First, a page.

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Biomaterials. 2005 Nov;26(31):6217-28.

Esophageal epithelial cell interaction with synthetic and natural scaffolds for tissue engineering.

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  • 1Department of Bioengineering, University of Washington, Seattle, WA 98195, USA.


As an initial step towards a tissue-engineered esophagus, rat esophageal epithelial cells (REEC) were isolated and characterized for epithelial identity, adhesion protein preference, and in vitro interaction with natural and synthetic scaffolds. The scaffolds consisted of AlloDerm (LifeCell Corporation, Branchburg, NJ), poly(L-lactic acid) (PLLA), poly(lactic-co-glycolic) acid (75:25) (PLGA75), poly(lactic-co-glycolic) acid (50:50) (PLGA50), and polycaprolactone/poly(L-lactic acid) (50:50) (PCL/PLLA). Various factors-including calcium concentration, scaffold composition, and pore size--were evaluated for their influence on epithelial growth and differentiation. By day 18, keratinocytes seeded on AlloDerm cultured under high Ca(++) (1.5mm) conditions showed a proliferating basal cell layer, epithelial stratification (5--6 layers) and a thick keratin layer. The synthetic scaffolds (PLGA, PLLA, PCL/PLLA) also showed complete surface coverage, regions of proliferating basal cells, and evidence of stratification (2--3 layers) and keratinization. The highly porous nature of the synthetic scaffolds, however, limited the formation of a continuous epithelial layer and resulted in a lack of overall spatially-defined differentiation. In conclusion, rat esophageal epithelial cells were successfully isolated and characterized, with cells seeded on AlloDerm showing superior epithelial organization and stratification compared to synthetic scaffolds. Modification of the synthetic scaffold's surface properties and pore size may be necessary to mimic epithelial behavior on natural scaffolds.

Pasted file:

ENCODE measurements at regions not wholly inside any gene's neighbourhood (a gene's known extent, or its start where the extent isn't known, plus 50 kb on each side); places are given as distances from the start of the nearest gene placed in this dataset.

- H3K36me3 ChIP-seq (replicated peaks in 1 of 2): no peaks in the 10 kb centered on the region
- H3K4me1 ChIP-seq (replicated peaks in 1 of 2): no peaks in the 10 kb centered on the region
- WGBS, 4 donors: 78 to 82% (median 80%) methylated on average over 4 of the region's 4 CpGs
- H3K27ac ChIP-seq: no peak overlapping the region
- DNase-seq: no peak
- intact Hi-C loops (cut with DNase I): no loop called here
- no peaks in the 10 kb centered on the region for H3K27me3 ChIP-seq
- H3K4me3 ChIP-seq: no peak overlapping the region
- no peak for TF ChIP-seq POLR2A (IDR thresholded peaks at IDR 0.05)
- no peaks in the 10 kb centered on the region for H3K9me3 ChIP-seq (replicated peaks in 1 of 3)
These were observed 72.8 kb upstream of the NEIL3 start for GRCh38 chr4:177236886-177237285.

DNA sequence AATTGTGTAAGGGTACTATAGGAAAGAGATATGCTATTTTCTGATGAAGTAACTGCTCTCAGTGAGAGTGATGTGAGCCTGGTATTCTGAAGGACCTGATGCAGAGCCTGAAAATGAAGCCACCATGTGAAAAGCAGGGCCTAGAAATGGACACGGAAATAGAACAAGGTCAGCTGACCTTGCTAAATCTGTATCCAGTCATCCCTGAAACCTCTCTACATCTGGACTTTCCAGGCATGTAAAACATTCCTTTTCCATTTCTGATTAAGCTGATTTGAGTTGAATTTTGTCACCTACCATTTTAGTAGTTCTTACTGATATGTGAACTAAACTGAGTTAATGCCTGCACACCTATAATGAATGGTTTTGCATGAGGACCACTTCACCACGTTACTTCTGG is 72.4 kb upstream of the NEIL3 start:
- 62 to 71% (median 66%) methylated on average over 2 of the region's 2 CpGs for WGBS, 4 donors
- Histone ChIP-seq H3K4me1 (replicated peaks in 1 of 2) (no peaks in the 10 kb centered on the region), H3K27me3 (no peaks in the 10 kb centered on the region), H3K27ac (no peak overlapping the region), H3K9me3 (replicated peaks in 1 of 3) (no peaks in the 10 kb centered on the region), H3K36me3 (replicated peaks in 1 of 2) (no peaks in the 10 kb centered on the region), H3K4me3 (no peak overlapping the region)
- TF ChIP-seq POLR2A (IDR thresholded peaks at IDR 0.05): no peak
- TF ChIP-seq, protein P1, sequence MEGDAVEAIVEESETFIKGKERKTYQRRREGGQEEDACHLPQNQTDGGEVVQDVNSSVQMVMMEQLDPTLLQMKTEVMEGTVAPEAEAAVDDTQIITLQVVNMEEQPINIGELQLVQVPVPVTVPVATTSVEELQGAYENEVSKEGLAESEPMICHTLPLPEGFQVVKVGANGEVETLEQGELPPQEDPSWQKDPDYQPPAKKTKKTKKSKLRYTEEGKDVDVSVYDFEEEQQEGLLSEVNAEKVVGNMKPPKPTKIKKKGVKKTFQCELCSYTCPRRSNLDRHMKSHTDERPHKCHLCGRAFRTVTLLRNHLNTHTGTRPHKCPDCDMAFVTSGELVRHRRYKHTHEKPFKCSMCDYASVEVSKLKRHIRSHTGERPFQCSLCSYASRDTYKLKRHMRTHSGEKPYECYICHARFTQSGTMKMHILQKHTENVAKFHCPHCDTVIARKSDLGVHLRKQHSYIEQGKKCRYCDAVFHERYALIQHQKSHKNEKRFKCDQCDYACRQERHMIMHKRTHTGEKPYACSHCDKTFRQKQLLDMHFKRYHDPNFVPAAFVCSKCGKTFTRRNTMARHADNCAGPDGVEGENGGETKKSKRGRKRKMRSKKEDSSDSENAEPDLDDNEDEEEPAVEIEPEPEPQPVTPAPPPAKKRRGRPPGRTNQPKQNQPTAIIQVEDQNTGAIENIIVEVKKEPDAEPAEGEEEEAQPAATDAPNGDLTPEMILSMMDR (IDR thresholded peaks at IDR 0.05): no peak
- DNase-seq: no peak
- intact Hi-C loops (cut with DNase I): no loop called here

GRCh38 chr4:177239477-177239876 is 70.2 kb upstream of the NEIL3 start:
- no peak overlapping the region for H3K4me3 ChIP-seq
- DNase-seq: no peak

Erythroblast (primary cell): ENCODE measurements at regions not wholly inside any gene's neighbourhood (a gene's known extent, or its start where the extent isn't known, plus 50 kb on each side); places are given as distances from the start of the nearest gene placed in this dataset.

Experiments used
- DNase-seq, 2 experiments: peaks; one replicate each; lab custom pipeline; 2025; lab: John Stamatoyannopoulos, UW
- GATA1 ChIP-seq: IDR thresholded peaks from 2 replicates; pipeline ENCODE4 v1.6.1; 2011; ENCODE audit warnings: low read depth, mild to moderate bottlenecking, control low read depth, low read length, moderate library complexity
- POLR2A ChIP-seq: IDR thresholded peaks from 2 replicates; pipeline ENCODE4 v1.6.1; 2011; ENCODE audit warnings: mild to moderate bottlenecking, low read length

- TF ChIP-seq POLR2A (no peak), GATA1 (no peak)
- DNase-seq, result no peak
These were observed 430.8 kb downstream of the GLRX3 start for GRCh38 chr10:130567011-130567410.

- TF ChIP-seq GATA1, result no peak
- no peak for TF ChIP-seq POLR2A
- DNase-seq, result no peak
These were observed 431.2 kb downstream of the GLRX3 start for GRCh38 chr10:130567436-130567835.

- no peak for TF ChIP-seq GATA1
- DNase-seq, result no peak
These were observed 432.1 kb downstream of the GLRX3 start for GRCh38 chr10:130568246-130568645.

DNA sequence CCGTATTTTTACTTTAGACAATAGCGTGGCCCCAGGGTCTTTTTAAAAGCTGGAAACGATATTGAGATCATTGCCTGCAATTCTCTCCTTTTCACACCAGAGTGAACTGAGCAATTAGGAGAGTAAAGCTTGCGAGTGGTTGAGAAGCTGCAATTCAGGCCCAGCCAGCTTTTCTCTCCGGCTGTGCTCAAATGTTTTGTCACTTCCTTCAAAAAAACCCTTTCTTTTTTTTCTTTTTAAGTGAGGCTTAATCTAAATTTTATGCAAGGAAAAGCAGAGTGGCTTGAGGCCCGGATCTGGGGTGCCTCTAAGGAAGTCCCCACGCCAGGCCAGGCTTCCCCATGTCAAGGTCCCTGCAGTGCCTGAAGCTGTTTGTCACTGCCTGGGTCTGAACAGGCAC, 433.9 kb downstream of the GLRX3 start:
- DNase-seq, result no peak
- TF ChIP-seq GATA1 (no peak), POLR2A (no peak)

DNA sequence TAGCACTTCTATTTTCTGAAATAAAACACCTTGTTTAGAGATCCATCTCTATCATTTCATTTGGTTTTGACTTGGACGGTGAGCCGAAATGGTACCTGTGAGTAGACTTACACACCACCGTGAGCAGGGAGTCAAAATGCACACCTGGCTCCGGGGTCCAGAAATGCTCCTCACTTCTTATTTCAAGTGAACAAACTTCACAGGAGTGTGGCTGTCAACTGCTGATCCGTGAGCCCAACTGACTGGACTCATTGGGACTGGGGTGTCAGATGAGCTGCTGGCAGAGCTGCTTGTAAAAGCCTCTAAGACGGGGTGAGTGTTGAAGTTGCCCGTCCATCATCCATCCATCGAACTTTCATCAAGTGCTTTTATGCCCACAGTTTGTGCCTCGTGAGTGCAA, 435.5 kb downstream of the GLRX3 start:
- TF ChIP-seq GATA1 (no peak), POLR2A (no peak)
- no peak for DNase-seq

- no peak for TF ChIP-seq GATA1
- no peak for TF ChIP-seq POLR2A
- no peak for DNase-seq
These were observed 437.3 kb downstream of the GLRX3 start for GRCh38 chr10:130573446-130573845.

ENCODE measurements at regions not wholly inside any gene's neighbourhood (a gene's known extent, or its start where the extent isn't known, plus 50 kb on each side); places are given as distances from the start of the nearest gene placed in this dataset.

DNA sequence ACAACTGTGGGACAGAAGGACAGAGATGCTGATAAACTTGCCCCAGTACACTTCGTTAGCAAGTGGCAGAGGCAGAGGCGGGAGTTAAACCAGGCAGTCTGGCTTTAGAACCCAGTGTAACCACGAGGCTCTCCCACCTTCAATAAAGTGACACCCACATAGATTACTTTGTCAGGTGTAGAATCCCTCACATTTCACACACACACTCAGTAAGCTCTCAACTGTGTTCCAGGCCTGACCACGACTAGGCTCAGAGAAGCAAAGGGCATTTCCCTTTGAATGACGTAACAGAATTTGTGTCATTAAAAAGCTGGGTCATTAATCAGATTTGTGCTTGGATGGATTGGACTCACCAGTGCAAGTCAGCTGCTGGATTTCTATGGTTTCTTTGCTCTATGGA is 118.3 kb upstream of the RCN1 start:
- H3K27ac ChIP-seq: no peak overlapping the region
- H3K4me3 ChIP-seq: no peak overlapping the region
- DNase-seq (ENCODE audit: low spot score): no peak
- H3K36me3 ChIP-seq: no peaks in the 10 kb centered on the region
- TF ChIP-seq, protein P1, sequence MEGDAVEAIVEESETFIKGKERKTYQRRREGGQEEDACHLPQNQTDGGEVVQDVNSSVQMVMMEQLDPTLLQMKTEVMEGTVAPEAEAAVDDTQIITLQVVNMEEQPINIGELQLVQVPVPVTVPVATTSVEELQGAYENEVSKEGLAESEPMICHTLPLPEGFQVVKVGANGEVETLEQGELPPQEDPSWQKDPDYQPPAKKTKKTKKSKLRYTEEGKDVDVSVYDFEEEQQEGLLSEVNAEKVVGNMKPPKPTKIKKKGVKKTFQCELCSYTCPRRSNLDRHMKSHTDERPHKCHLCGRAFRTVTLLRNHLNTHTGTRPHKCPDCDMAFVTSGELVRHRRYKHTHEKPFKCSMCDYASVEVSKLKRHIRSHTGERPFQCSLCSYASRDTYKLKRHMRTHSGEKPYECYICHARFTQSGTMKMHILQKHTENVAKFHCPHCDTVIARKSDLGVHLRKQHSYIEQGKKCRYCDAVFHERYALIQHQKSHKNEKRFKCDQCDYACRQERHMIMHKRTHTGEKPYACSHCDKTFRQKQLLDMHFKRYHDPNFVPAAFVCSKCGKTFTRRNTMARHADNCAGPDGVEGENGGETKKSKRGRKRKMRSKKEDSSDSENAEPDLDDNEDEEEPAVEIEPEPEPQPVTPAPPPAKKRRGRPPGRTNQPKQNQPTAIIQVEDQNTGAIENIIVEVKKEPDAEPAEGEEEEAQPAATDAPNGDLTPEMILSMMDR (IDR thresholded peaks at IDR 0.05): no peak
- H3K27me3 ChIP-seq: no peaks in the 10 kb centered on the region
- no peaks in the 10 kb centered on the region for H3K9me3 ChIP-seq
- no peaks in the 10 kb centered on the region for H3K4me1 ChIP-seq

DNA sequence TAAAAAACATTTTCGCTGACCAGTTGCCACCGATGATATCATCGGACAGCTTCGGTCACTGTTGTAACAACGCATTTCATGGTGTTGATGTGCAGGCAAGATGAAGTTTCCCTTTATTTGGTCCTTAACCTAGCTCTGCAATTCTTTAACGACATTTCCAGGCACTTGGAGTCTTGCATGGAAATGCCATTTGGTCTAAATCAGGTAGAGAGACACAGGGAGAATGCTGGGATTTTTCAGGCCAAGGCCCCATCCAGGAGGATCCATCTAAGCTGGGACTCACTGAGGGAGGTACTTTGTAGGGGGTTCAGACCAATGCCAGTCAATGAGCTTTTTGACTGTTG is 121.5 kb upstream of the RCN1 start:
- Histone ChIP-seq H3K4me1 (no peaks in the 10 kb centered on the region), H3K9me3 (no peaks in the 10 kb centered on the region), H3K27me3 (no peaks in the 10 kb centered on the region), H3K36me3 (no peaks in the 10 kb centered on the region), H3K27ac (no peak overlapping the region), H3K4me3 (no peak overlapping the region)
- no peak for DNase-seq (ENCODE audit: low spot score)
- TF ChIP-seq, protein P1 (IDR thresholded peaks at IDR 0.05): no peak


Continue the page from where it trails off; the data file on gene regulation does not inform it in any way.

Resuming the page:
[PubMed - indexed for MEDLINE]
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